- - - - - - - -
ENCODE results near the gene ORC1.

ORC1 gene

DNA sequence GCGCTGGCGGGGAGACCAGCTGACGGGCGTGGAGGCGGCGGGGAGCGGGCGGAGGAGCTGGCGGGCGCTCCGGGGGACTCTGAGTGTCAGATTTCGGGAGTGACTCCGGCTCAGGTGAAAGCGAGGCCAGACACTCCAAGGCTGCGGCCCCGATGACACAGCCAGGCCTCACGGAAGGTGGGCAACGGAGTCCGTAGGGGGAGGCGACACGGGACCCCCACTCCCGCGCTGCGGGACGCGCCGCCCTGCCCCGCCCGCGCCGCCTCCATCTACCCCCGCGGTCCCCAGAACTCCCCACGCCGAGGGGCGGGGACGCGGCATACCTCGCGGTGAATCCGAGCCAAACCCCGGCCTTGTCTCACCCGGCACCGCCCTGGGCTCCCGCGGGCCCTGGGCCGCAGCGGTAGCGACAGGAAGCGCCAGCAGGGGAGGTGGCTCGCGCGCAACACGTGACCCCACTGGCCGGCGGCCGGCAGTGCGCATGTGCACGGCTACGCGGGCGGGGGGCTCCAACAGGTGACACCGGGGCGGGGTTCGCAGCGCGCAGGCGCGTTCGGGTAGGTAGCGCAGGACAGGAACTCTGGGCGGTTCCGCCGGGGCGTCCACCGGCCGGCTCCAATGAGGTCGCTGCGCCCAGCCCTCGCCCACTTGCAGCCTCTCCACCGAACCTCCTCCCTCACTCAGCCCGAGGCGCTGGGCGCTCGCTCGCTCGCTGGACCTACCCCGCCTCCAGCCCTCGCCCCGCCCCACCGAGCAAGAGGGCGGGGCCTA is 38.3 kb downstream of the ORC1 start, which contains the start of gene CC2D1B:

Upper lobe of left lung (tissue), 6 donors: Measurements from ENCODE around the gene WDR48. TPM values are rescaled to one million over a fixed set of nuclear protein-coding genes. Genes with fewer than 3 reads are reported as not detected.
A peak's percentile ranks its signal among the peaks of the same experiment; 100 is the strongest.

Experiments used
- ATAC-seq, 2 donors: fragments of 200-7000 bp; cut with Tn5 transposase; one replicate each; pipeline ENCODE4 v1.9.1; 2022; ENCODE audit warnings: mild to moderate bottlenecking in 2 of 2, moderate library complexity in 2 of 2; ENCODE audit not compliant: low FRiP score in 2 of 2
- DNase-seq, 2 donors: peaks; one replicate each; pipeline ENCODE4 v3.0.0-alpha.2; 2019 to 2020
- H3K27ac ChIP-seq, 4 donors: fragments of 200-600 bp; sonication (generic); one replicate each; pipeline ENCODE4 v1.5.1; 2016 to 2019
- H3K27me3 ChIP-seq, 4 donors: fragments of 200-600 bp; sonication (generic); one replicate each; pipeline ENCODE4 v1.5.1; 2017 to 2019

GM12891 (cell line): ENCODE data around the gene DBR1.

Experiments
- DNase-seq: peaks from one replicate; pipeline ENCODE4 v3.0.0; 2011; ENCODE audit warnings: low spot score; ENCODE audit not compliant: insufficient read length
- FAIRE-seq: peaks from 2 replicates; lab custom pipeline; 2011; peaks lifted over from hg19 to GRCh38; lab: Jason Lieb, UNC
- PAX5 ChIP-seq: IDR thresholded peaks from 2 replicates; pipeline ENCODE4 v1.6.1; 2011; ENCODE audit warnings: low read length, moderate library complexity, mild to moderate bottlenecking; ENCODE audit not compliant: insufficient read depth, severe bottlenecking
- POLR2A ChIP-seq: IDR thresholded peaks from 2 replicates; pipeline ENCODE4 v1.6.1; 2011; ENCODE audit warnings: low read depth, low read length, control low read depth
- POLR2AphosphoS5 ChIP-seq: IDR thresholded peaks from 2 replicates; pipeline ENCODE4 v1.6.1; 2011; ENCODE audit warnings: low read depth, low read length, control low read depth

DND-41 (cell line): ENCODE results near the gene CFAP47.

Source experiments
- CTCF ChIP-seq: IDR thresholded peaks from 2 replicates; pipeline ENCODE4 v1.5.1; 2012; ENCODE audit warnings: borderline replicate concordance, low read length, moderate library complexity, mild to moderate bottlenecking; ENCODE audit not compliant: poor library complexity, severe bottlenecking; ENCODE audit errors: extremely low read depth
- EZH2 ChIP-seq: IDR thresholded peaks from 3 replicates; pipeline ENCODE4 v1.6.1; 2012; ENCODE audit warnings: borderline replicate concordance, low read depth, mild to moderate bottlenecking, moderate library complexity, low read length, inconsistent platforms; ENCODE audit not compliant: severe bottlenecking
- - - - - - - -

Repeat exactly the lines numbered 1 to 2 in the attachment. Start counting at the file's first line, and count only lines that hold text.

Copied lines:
ENCODE results near the gene ORC1.

ORC1 gene